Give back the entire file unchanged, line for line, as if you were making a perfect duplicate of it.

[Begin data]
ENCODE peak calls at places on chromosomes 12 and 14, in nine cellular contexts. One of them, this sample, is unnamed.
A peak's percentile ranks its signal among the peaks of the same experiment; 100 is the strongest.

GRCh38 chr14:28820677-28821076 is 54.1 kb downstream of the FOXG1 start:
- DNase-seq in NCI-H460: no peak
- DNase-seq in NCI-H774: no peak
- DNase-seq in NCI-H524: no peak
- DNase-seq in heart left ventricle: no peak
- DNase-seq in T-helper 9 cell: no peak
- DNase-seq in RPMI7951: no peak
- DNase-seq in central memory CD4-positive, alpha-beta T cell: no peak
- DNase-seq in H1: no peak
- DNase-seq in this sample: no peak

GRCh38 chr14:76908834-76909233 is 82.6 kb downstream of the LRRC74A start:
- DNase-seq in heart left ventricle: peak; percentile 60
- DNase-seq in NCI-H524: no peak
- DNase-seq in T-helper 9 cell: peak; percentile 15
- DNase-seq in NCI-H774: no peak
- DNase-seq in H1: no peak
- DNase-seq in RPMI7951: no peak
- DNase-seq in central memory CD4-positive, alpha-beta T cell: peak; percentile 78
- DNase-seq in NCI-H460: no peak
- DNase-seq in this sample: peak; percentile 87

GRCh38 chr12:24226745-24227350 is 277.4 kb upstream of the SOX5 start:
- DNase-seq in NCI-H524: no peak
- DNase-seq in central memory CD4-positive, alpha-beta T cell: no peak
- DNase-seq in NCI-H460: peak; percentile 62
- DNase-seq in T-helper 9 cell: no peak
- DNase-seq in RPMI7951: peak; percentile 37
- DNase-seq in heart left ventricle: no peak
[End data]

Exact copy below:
ENCODE peak calls at places on chromosomes 12 and 14, in nine cellular contexts. One of them, this sample, is unnamed.
A peak's percentile ranks its signal among the peaks of the same experiment; 100 is the strongest.

GRCh38 chr14:28820677-28821076 is 54.1 kb downstream of the FOXG1 start:
- DNase-seq in NCI-H460: no peak
- DNase-seq in NCI-H774: no peak
- DNase-seq in NCI-H524: no peak
- DNase-seq in heart left ventricle: no peak
- DNase-seq in T-helper 9 cell: no peak
- DNase-seq in RPMI7951: no peak
- DNase-seq in central memory CD4-positive, alpha-beta T cell: no peak
- DNase-seq in H1: no peak
- DNase-seq in this sample: no peak

GRCh38 chr14:76908834-76909233 is 82.6 kb downstream of the LRRC74A start:
- DNase-seq in heart left ventricle: peak; percentile 60
- DNase-seq in NCI-H524: no peak
- DNase-seq in T-helper 9 cell: peak; percentile 15
- DNase-seq in NCI-H774: no peak
- DNase-seq in H1: no peak
- DNase-seq in RPMI7951: no peak
- DNase-seq in central memory CD4-positive, alpha-beta T cell: peak; percentile 78
- DNase-seq in NCI-H460: no peak
- DNase-seq in this sample: peak; percentile 87

GRCh38 chr12:24226745-24227350 is 277.4 kb upstream of the SOX5 start:
- DNase-seq in NCI-H524: no peak
- DNase-seq in central memory CD4-positive, alpha-beta T cell: no peak
- DNase-seq in NCI-H460: peak; percentile 62
- DNase-seq in T-helper 9 cell: no peak
- DNase-seq in RPMI7951: peak; percentile 37
- DNase-seq in heart left ventricle: no peak